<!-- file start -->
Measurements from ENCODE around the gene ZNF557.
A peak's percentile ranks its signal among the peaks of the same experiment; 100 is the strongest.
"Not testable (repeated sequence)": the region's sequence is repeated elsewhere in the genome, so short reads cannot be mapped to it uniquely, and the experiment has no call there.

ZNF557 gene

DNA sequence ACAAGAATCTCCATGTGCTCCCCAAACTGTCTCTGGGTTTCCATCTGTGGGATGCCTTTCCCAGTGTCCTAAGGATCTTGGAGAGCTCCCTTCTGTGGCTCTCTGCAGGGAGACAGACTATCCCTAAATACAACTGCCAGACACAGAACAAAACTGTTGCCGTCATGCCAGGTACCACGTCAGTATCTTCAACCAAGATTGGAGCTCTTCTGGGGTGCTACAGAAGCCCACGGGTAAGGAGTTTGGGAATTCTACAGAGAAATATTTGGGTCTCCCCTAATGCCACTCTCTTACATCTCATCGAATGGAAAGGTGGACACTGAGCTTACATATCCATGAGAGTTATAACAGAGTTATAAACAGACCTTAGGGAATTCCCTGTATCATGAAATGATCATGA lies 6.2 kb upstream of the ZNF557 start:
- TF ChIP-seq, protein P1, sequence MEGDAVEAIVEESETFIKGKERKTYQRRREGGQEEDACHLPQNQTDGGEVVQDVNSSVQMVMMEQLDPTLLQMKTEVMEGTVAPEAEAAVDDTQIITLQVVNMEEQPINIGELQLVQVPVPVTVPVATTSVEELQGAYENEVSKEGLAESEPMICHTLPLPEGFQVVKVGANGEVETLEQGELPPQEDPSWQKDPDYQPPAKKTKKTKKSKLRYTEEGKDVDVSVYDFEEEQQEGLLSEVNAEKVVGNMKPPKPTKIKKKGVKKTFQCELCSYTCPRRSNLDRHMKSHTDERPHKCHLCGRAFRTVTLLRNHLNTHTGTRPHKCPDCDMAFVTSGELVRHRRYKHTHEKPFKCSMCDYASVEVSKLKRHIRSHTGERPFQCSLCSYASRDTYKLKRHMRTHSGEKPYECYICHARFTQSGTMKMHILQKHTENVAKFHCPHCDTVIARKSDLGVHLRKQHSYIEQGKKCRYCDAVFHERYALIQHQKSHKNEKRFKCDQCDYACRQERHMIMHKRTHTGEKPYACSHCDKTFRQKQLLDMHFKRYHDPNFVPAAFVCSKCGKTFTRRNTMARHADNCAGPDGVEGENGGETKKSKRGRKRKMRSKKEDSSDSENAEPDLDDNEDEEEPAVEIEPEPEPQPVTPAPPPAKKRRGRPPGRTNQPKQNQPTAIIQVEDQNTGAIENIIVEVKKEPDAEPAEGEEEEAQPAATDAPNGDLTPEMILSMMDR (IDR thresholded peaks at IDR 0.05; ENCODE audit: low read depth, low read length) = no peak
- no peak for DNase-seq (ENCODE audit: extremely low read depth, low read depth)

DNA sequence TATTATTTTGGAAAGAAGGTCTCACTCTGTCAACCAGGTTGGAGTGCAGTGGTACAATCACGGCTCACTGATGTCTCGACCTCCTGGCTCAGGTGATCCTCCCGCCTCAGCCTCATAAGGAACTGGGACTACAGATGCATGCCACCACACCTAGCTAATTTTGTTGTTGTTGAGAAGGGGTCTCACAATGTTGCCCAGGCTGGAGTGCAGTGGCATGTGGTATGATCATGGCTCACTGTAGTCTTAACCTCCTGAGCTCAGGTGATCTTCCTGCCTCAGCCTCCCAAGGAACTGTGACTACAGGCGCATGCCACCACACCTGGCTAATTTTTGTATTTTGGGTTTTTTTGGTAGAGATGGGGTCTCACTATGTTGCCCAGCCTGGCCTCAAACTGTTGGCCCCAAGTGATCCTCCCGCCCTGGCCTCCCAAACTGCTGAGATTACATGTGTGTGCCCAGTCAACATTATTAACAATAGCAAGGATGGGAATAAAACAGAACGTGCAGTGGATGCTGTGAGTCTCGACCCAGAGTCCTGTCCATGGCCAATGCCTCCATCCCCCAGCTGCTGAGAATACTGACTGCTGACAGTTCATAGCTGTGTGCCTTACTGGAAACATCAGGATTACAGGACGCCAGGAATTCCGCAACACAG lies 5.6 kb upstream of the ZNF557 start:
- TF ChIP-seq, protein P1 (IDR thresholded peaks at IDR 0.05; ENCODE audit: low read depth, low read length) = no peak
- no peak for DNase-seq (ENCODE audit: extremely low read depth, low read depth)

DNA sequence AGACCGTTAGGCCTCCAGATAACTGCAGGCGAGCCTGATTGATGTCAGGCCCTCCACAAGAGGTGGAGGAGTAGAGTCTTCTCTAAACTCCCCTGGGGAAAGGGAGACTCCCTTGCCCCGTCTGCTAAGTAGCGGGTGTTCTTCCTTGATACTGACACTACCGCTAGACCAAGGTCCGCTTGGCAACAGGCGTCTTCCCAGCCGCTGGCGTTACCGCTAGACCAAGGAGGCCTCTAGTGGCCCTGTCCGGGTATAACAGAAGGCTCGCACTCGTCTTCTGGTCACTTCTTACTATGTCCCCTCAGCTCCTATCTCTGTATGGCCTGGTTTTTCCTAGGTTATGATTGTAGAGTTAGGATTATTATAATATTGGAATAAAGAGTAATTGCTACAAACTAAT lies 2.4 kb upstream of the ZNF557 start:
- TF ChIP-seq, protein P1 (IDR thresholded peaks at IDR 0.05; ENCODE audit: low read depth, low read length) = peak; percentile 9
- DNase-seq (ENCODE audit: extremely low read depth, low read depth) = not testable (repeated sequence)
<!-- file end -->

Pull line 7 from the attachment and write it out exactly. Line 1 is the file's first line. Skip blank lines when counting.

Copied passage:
- no peak for DNase-seq (ENCODE audit: extremely low read depth, low read depth)